How would customers benefit if manufacturers and distributors improved their working relationships? They could enjoy lower prices because of the greater operating efficiencies of their vendors; higher levels of service; and access to better information in product availability and order status.
How would manufacturers benefit if working relationships improved? They would lower their costs; increase sales volume, and have access to better information in relation to the market and the customer.
How would dealer/distributors benefit? According to Nadeau, profitability would improve; c osts would be less, sales volume would grow, and they would have access to better information.
Nadeau listed these barriers to improved working relationships:
- Lack of commitment to the relationship
- Lack of trust
- Failure to understand changes in the marketplace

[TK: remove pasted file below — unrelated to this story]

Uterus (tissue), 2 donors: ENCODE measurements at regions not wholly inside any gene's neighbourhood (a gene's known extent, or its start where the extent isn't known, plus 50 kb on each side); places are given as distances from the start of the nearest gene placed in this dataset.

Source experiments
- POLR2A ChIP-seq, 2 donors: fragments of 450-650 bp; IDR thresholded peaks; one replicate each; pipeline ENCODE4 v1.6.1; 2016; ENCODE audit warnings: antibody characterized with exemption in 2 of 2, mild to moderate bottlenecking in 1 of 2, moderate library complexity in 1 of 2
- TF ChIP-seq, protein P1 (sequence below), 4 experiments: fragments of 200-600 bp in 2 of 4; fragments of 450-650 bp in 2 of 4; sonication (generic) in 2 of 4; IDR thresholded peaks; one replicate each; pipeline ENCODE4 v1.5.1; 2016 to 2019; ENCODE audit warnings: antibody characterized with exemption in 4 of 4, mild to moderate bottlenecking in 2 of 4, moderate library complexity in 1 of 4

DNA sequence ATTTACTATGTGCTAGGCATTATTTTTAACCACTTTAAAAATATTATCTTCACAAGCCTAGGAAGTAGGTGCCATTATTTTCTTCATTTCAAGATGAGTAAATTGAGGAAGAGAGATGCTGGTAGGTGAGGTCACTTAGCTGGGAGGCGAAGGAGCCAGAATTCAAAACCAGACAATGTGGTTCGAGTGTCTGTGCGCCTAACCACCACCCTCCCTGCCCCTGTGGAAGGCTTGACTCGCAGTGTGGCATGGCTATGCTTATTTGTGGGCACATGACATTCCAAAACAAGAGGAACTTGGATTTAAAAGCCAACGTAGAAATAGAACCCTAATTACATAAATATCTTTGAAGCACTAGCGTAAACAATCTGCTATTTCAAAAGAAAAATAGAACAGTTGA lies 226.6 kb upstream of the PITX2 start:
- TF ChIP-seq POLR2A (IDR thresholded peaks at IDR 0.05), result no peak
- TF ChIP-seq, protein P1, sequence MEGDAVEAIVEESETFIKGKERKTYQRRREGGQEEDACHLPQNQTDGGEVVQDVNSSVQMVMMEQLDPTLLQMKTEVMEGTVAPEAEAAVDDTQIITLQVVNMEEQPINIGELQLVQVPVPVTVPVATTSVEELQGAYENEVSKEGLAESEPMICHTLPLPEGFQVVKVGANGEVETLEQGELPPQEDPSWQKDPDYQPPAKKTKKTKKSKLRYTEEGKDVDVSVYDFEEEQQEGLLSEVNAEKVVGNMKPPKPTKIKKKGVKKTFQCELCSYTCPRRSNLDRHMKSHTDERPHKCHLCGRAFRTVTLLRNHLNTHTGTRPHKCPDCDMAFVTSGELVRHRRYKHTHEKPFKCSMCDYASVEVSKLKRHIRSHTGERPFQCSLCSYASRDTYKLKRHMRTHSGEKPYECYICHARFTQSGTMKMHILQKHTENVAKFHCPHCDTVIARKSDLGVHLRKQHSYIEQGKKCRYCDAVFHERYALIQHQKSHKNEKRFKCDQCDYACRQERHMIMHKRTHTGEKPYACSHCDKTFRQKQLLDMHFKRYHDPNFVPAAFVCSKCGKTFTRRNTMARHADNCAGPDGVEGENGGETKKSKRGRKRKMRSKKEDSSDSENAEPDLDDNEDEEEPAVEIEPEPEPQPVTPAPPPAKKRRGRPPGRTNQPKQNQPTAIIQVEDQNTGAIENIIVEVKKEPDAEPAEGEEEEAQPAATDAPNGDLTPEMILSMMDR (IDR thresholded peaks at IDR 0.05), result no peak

- Insufficient investment in people and technology.
He defines commitment as “the extent to which each party displays a willingness to invest their resources (time, money, people) toward the accomplishment of a common goal,” and trust as “the confidence that develops when the actions of both parties support a common goal.”
The survey that Nadeau's company conducted showed that only 33% of manufacturers and 17% of distributors believed they have clearly defined goals for the working relationship, and only 25% of manufacturers and 17% of distributors have plans for accomplishing those goals.
Here's the distribution paradox, he said: Manufacturers and distributors know that problems in the relationship are having a negative impact on sales, profitability, and customer service, but they acknowledge they're not committed to the relationship, nor do they trust the other party enough to do something about it.
He said “wealth creators” work collectively to identify and eliminate the unnecessary costs and risk associated with selling products and moving goods through the channel. They do it through distributor councils, functional teams, cost modeling, and technology, and by doing it, there are three benefits: levels of trust, communication, cooperation, and connectivity increase significantly; decisions are based on consensus rather than compromise; and the win-win negotiation emerges.